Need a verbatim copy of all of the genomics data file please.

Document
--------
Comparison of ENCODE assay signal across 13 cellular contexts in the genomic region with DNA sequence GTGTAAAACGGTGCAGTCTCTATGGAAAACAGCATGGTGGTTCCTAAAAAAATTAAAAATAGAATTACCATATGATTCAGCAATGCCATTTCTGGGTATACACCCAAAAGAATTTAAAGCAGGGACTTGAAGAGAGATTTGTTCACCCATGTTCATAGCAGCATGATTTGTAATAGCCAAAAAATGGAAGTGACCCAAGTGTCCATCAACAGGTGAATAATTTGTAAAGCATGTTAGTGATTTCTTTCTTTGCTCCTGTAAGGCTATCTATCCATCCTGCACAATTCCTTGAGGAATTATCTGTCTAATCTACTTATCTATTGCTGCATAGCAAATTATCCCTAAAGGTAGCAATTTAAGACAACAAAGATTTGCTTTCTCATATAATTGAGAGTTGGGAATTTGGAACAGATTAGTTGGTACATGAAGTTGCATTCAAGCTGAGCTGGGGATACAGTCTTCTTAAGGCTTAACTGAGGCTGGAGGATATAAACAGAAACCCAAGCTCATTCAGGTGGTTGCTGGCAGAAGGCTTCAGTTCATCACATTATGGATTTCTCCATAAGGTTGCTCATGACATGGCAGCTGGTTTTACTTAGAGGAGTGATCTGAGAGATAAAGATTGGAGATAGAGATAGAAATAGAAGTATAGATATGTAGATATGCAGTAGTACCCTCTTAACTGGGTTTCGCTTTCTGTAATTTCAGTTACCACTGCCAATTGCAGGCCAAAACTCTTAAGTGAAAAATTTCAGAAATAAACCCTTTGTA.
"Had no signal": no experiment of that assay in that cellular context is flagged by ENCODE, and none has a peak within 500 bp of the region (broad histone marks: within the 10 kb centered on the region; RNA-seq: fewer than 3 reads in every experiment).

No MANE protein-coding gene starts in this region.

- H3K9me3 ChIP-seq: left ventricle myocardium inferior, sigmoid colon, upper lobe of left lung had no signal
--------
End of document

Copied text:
Comparison of ENCODE assay signal across 13 cellular contexts in the genomic region with DNA sequence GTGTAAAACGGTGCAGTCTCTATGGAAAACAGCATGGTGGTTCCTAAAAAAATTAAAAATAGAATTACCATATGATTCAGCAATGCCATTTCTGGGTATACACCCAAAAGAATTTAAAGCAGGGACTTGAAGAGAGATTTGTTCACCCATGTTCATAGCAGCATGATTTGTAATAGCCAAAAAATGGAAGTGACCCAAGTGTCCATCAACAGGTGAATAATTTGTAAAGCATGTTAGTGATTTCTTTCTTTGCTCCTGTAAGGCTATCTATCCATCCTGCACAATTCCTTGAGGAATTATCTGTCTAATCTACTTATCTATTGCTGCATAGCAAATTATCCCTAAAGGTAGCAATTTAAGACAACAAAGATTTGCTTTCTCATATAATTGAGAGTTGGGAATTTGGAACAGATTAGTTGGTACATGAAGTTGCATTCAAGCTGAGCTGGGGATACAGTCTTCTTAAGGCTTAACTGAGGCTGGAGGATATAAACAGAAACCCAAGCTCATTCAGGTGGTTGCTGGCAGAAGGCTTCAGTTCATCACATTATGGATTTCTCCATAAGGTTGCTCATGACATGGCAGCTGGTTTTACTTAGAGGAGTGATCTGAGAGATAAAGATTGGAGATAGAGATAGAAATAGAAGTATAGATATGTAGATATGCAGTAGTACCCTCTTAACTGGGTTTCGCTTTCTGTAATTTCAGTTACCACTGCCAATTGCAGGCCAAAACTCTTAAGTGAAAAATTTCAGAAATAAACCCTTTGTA.
"Had no signal": no experiment of that assay in that cellular context is flagged by ENCODE, and none has a peak within 500 bp of the region (broad histone marks: within the 10 kb centered on the region; RNA-seq: fewer than 3 reads in every experiment).

No MANE protein-coding gene starts in this region.

- H3K9me3 ChIP-seq: left ventricle myocardium inferior, sigmoid colon, upper lobe of left lung had no signal